Online | Computer | Pen and Paper Tests Although it is increasingingly common for psychometric tests to be administered online, they can be administered through pen and paper or a computer at a recruitment center or an employer's premises. These are called test modes and where possible you should practise in the mode that will be used by the employer or recruiter. (Although any practise is better than none)
If you are required to complete an unsupervised online test early on in the recruitment process, and you make it through the pre selection stage, be prepared to repeat a supervised test. This step filters out any candidates who may have cheated on the first test. (Surely not!)
What do the Results Mean?
While there is a total score for the number of correct answers the results of ability tests are expressed in terms of percentiles, eg: you have scored at the 65%ile. What this means is that compared to a representative sample who have completed the test in the past, you have scored in the top 35%, or conversely, you have done better than 65% of the population.
Preparation and Practise CAN make a Difference to your Scores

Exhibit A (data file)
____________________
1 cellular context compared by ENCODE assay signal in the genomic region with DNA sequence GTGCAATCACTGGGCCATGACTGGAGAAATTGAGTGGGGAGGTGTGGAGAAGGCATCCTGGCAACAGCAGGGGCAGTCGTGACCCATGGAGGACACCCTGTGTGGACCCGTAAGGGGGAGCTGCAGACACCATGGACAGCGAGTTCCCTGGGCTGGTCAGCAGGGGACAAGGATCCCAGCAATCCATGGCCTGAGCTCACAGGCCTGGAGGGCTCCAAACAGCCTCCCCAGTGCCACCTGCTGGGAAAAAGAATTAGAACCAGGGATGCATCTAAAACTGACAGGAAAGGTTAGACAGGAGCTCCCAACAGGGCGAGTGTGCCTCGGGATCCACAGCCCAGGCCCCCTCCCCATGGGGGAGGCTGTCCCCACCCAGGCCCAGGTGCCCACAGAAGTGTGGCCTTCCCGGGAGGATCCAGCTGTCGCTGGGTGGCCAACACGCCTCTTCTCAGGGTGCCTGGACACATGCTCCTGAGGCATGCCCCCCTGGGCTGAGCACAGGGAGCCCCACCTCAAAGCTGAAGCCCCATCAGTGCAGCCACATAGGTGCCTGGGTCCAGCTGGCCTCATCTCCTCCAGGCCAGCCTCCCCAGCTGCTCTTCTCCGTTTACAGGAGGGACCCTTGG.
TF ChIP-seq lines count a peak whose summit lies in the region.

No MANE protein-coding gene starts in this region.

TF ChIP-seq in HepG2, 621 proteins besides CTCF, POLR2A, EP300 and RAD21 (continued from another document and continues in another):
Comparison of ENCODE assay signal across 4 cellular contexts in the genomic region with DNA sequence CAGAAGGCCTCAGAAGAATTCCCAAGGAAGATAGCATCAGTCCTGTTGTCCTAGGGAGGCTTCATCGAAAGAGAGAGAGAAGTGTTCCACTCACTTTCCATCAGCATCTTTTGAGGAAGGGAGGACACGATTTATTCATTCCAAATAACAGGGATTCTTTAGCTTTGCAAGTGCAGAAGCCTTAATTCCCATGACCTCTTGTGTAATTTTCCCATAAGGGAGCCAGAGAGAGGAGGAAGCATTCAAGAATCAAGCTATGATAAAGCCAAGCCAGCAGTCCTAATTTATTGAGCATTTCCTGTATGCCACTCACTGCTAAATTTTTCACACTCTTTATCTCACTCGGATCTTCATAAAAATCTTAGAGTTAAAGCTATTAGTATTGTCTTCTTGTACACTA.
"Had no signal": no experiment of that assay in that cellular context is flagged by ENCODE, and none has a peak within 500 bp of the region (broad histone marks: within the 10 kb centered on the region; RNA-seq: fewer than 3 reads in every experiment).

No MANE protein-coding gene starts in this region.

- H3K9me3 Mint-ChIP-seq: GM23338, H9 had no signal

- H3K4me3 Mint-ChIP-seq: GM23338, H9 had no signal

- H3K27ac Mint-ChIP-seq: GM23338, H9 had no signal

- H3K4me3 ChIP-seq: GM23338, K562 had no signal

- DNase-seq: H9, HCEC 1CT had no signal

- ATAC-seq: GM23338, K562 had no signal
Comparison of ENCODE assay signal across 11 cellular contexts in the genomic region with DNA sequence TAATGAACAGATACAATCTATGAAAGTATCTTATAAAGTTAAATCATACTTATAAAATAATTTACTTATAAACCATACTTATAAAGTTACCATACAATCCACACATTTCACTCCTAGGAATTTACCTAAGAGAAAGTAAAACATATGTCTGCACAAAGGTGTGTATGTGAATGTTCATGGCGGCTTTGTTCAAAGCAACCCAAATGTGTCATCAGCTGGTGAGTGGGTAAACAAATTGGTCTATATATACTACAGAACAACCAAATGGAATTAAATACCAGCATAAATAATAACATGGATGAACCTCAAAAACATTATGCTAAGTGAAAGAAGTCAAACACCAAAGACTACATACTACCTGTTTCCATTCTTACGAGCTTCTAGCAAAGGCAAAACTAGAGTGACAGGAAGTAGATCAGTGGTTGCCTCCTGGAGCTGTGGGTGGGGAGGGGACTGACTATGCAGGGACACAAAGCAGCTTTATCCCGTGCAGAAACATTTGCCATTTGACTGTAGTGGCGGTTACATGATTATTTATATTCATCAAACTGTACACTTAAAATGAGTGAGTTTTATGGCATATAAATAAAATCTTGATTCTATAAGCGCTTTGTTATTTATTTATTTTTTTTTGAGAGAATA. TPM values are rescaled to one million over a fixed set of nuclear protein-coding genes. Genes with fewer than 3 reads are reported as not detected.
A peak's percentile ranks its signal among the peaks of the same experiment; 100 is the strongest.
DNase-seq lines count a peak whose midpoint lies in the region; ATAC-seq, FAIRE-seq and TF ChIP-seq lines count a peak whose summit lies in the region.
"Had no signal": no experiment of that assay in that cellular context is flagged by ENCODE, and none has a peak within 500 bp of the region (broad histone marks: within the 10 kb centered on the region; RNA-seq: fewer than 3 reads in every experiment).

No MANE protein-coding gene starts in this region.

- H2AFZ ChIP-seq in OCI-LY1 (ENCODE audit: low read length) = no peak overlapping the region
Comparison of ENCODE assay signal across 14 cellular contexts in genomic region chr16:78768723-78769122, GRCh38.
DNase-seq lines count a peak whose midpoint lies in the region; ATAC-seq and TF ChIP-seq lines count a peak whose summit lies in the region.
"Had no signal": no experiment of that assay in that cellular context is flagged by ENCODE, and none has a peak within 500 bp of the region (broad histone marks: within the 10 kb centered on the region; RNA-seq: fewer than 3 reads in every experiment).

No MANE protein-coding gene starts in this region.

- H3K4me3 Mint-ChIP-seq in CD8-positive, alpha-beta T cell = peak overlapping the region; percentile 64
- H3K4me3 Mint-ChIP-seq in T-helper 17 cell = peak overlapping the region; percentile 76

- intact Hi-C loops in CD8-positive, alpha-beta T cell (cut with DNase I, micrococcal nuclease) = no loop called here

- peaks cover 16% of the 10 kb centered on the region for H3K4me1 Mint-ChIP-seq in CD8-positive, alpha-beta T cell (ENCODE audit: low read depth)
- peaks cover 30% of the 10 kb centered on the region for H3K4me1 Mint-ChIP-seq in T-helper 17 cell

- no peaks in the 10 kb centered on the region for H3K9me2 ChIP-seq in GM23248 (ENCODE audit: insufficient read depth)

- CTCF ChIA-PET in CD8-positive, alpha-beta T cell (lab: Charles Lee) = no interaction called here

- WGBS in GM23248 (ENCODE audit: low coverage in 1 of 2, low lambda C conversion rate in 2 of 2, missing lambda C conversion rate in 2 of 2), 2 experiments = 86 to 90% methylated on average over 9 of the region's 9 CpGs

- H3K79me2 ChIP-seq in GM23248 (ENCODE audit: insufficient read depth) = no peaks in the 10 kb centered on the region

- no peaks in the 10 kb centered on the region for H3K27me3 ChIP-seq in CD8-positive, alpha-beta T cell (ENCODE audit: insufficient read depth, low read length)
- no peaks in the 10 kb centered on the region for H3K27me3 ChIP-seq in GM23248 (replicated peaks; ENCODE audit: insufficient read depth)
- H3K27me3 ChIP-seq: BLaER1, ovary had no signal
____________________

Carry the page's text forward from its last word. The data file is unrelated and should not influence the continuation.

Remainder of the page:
Many components in psychometric tests are based on acquired knowledge and skills therefore, those who received a better education are more likely to do well in the test. Also recent graduates are likely to perform better than people who completed their education a few years ago. However, all of them are likely to find a psychometric test much more difficult than those who recently experienced psychometric testing, as neither university nor schools prepare students for psychometric tests.
Effective Preparation is the Key The good news is that research has identified that effective preparation can improve results in tests such as IQ, innovation and psychometric tests.
A study from the 60's that investigated the impact of intensive training (six hours of training) revealed that such training can improve people’ s IQ (intelligence) by nine points on average. Although this is not a huge improvement (and it's usually temporary) it can be all that you need to get in front of other applicants for the same job.